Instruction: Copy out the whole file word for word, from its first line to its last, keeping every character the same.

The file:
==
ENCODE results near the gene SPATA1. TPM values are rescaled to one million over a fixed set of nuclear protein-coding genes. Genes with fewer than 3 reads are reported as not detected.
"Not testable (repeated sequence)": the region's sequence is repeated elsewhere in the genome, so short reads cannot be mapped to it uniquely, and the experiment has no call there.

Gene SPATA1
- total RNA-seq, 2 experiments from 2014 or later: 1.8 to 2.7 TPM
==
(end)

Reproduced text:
ENCODE results near the gene SPATA1. TPM values are rescaled to one million over a fixed set of nuclear protein-coding genes. Genes with fewer than 3 reads are reported as not detected.
"Not testable (repeated sequence)": the region's sequence is repeated elsewhere in the genome, so short reads cannot be mapped to it uniquely, and the experiment has no call there.

Gene SPATA1
- total RNA-seq, 2 experiments from 2014 or later: 1.8 to 2.7 TPM